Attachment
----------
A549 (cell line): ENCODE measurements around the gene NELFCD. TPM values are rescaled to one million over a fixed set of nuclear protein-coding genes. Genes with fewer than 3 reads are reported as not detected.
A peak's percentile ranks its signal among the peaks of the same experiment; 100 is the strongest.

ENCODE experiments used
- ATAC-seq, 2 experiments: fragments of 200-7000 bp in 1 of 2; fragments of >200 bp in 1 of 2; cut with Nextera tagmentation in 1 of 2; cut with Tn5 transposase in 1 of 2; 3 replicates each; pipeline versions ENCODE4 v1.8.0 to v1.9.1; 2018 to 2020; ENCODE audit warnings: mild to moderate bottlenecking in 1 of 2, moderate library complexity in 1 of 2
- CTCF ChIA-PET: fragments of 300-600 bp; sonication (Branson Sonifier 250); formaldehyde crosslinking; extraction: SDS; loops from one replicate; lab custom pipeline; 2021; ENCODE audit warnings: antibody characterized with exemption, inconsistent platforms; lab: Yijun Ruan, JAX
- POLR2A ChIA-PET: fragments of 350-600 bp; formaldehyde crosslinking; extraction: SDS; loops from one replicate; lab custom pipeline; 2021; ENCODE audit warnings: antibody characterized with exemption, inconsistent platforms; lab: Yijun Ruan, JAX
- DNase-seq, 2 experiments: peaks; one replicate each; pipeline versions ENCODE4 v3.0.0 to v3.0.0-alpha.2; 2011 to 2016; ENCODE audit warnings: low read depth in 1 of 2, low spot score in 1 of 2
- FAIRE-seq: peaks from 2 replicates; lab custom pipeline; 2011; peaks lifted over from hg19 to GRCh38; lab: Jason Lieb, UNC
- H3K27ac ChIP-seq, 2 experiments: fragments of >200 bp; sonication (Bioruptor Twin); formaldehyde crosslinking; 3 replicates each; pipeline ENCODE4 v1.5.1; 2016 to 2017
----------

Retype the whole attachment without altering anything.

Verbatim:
A549 (cell line): ENCODE measurements around the gene NELFCD. TPM values are rescaled to one million over a fixed set of nuclear protein-coding genes. Genes with fewer than 3 reads are reported as not detected.
A peak's percentile ranks its signal among the peaks of the same experiment; 100 is the strongest.

ENCODE experiments used
- ATAC-seq, 2 experiments: fragments of 200-7000 bp in 1 of 2; fragments of >200 bp in 1 of 2; cut with Nextera tagmentation in 1 of 2; cut with Tn5 transposase in 1 of 2; 3 replicates each; pipeline versions ENCODE4 v1.8.0 to v1.9.1; 2018 to 2020; ENCODE audit warnings: mild to moderate bottlenecking in 1 of 2, moderate library complexity in 1 of 2
- CTCF ChIA-PET: fragments of 300-600 bp; sonication (Branson Sonifier 250); formaldehyde crosslinking; extraction: SDS; loops from one replicate; lab custom pipeline; 2021; ENCODE audit warnings: antibody characterized with exemption, inconsistent platforms; lab: Yijun Ruan, JAX
- POLR2A ChIA-PET: fragments of 350-600 bp; formaldehyde crosslinking; extraction: SDS; loops from one replicate; lab custom pipeline; 2021; ENCODE audit warnings: antibody characterized with exemption, inconsistent platforms; lab: Yijun Ruan, JAX
- DNase-seq, 2 experiments: peaks; one replicate each; pipeline versions ENCODE4 v3.0.0 to v3.0.0-alpha.2; 2011 to 2016; ENCODE audit warnings: low read depth in 1 of 2, low spot score in 1 of 2
- FAIRE-seq: peaks from 2 replicates; lab custom pipeline; 2011; peaks lifted over from hg19 to GRCh38; lab: Jason Lieb, UNC
- H3K27ac ChIP-seq, 2 experiments: fragments of >200 bp; sonication (Bioruptor Twin); formaldehyde crosslinking; 3 replicates each; pipeline ENCODE4 v1.5.1; 2016 to 2017